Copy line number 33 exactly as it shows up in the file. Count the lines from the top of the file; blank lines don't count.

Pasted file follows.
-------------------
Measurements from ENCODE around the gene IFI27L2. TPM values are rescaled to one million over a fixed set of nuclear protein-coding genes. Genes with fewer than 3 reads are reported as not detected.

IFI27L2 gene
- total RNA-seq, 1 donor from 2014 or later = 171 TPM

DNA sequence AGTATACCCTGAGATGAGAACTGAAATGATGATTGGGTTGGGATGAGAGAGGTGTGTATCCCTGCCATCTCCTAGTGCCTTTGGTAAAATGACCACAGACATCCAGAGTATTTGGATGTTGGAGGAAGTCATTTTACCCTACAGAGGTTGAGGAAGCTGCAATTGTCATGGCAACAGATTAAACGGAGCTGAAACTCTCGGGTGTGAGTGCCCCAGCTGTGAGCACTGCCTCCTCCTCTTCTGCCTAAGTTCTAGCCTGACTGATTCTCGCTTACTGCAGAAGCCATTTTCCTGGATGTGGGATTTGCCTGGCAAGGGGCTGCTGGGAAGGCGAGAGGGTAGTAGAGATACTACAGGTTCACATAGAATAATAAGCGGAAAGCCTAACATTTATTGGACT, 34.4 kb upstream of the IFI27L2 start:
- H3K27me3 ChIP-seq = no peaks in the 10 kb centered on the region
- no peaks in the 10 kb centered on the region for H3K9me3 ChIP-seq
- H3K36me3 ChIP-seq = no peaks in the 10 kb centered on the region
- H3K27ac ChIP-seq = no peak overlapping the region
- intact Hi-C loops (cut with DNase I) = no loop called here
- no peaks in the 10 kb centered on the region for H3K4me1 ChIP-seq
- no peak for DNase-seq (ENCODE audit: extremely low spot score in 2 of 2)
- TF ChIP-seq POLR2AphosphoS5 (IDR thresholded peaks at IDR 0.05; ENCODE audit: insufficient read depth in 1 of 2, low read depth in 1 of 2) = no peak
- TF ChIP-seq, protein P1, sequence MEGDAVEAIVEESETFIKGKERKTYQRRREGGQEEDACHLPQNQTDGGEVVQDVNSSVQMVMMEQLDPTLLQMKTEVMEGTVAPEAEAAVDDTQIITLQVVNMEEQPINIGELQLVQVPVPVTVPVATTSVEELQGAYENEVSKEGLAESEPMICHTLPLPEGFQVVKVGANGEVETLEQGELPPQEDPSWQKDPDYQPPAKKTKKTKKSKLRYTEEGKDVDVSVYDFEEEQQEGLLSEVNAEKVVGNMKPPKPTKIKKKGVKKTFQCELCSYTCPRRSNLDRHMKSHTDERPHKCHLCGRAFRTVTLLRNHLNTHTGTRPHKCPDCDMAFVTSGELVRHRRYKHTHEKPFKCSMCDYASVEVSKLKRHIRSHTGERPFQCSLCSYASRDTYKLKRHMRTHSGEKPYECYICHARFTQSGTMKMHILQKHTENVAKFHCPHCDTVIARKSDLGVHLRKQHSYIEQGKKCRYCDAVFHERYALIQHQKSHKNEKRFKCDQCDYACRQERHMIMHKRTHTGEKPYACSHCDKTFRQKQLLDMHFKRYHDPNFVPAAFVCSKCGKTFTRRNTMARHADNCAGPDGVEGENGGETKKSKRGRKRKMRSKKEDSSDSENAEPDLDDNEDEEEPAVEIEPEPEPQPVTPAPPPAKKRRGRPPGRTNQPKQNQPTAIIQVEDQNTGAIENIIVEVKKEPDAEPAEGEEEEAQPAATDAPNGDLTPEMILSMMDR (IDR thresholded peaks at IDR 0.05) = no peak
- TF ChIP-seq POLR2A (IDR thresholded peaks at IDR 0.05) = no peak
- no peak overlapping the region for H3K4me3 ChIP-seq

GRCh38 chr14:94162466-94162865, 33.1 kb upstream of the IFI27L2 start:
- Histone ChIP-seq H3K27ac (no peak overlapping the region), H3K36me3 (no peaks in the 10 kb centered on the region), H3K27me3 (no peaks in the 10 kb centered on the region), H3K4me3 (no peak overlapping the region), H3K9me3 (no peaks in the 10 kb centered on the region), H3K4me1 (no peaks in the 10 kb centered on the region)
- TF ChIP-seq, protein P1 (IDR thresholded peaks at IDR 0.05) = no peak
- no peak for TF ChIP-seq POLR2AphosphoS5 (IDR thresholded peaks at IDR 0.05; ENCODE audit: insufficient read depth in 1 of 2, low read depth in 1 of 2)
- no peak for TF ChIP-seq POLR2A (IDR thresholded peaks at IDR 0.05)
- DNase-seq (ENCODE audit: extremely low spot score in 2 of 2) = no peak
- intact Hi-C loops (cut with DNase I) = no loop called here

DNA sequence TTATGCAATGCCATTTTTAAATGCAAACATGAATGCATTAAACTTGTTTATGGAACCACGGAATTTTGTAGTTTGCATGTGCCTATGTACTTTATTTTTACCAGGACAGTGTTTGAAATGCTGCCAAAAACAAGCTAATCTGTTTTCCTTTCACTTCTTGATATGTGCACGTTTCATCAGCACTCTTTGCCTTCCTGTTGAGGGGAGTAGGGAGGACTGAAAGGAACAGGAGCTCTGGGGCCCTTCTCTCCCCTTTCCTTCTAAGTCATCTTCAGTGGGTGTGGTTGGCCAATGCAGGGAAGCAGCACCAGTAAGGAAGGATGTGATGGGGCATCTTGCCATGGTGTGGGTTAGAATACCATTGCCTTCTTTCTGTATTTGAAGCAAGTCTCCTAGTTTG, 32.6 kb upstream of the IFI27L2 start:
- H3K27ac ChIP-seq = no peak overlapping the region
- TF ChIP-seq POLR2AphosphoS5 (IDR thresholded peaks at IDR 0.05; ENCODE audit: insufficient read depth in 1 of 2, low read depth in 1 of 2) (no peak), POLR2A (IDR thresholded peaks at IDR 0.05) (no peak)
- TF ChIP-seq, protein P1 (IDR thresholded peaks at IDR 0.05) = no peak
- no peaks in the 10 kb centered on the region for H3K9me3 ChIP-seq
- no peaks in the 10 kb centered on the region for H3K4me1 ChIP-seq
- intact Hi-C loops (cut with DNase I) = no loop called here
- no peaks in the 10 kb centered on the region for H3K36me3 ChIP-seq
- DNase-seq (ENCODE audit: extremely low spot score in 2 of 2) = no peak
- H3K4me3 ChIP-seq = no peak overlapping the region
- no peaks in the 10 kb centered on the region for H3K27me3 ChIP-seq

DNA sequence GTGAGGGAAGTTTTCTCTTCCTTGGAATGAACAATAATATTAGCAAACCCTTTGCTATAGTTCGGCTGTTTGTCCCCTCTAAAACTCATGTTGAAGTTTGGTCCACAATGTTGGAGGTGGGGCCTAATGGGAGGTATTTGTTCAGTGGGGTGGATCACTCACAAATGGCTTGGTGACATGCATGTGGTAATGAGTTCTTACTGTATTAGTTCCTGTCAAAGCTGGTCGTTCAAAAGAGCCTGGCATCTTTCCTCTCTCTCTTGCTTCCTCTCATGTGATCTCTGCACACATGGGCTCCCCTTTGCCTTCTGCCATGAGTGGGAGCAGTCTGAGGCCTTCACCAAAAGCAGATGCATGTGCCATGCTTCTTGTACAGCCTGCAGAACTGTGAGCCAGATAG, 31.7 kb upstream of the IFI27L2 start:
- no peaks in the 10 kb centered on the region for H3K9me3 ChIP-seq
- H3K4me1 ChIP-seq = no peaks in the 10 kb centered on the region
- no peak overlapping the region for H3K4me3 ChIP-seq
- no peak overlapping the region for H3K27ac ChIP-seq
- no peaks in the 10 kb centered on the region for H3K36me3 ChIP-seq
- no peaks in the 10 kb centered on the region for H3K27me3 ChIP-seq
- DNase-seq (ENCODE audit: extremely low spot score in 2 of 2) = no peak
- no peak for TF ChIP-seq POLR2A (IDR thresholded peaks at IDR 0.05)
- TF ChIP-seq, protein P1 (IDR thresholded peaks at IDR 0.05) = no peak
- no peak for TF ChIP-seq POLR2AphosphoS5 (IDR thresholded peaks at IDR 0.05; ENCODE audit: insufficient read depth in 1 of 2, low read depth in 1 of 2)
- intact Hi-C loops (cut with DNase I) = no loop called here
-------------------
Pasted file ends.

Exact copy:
- no peaks in the 10 kb centered on the region for H3K27me3 ChIP-seq